‘Stop, don’t pause!’ Top German politicians call for end to EU-Turkey talks
Bavaria’s interior minister, Joachim Herrmann, has said talks on Ankara’s accession to the EU should be immediately put to an end, not just paused.
“We have to stop kidding ourselves: There are no common perspectives with the Turkey of Erdogan,” he said.
“I have always strongly rejected EU membership for Turkey,” Herrmann, who is a member of the CDU’s Bavarian sister party, said in an interview with German newspaper Bild am Sonntag.
“It is high time for the EU to end the accession negotiations with Turkey. Do not pause or suspend. Stop! We have to stop kidding ourselves: There are no common perspectives with the Turkey of Erdogan,” he stressed.
Norbert Roettgen, a member of German Chancellor Angela Merkel’s CDU and head of the Foreign Affairs Committee, has also warned that failure to address the results of Turkey’s referendum will only harm Europe.
“We would damage the credibility of Europe if we failed to respond to Turkey’s decision against democracy, against the rule of law... if we continue to hold fast to the fiction of accession for a country with such a government and such a constitution,” Roettgen told broadcaster Deutschlandfunk, as cited by Reuters.
Pretending that Ankara could someday join the EU will prevent Europe from building new, constructive ties with Turkey, Roettgen said.
Membership for Turkey in the EU seems almost unrealistic, given the degree of political bickering between its government and certain European capitals, German Foreign Minister Sigmar Gabriel said last month.
“Turkey is now further away from EU membership than ever before,” Gabriel told Der Spiegel in mid-March.
Last Sunday, Turks voted to scrap the post of prime minister and concentrate power exclusively in the hands of the country’s president. The April 16 vote saw an 85 percent turnout, with 51.4 percent voting for constitutional changes giving the Turkish leader the go-ahead to appoint and fire ministers, name half the members of Turkey’s highest judicial body, hold the leadership of a political party while in office, and lead the country for 12 years if he wins future elections.
Challenging the results of Turkey’s referendum is well beyond the jurisdiction of the European Court of Human Rights (ECHR), Erdogan stated on Thursday, stressing that the issue is “over.” He also said the decision of Turkey’s Supreme Election Board (YSK) to reject the referendum annulment requests filed by a number of opposition parties and ordinary citizens is final and cannot be challenged by any other institution.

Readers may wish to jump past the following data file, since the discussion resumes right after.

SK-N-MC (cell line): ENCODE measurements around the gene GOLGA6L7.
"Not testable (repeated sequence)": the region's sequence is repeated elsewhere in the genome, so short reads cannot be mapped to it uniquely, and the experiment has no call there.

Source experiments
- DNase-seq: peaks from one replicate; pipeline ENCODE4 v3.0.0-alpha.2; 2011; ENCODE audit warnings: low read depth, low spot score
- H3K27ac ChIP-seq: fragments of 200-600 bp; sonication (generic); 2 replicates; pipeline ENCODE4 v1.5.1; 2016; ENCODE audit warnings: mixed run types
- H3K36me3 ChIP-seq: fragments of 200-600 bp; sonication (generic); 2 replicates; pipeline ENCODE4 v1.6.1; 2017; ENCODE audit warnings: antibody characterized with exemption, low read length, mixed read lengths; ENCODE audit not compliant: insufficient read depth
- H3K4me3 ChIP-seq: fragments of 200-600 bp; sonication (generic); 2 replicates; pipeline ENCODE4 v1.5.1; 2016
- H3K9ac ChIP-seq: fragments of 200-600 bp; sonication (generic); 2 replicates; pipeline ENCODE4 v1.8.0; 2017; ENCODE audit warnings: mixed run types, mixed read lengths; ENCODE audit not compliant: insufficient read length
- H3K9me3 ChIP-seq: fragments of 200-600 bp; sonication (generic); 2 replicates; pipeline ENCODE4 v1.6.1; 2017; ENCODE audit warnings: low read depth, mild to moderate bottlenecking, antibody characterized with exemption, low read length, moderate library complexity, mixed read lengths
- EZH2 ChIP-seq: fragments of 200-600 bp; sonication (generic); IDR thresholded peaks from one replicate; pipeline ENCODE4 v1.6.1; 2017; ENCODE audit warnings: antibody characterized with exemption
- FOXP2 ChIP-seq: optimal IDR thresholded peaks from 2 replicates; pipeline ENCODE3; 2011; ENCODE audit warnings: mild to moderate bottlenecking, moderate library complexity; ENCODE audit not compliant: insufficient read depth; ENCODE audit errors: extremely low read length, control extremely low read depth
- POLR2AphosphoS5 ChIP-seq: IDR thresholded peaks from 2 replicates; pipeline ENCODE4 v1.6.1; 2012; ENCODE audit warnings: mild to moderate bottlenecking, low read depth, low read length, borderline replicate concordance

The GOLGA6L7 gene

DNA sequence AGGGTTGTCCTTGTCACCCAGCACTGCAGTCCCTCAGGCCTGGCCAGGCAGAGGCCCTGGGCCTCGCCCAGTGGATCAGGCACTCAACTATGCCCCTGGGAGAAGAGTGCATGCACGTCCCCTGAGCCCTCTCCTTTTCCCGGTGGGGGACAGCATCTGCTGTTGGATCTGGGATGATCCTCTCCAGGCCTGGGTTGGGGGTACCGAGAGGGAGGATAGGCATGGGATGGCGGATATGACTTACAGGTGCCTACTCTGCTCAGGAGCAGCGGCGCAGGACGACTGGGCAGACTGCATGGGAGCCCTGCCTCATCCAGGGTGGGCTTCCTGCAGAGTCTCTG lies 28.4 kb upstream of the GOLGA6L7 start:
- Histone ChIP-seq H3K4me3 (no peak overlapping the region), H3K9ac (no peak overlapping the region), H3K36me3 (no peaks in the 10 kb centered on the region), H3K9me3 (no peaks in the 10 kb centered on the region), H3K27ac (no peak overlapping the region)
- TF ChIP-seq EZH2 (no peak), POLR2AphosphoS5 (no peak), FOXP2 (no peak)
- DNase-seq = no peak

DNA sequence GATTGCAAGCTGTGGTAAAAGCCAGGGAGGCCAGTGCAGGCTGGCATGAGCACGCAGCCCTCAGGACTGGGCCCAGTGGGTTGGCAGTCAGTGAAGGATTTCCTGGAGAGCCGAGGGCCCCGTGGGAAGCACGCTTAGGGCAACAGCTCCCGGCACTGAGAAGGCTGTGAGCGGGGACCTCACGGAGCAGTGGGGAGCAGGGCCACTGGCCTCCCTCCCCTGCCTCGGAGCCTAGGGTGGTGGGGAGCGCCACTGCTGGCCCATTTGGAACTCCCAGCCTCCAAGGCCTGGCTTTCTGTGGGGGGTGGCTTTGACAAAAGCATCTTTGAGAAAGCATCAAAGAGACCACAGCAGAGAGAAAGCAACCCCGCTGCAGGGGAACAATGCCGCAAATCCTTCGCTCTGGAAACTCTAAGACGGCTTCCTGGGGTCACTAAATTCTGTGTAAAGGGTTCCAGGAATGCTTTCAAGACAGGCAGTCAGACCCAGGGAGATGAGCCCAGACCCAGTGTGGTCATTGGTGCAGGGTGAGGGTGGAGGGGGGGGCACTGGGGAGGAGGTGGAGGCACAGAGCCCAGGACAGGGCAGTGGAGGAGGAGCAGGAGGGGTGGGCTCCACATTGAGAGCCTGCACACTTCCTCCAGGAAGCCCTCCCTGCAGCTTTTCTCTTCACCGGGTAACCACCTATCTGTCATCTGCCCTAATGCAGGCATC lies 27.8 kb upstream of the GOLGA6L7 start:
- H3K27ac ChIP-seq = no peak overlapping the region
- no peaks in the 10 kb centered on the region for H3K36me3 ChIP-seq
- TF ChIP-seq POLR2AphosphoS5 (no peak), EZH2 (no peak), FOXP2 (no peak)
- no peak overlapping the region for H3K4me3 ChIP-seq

Thousands of angry people took to the streets of Istanbul on April 17 to protest the referendum result and marched through the city’s Besiktas neighborhood on Monday evening, chanting “No, we won.”
About 2,000 people waving red banners reading “The ‘No’ is not finished” took to the streets in Istanbul’s Asian quarter, Kadikoy, shouting “We are shoulder to shoulder against fascism.”
It’s possible that some 2.5 million Turkish votes were “manipulated” to change the results of the referendum, an international observer that monitored the Turkish referendum told ORF radio following the vote.
Alev Korun, an Austrian MP and member of the Council of Europe’s observer mission, said that there is “a suspicion that up to 2.5 million votes could have been manipulated,” as cited by Reuters.
Korun also slammed the Turkish electoral authorities’ decision to accept around 1.5 million unstamped ballots and envelopes as valid.
“Actually, the law only allows official voting envelopes. The highest election authority decided however, as it were against the law, that envelopes without official stamp should be admitted,” he said.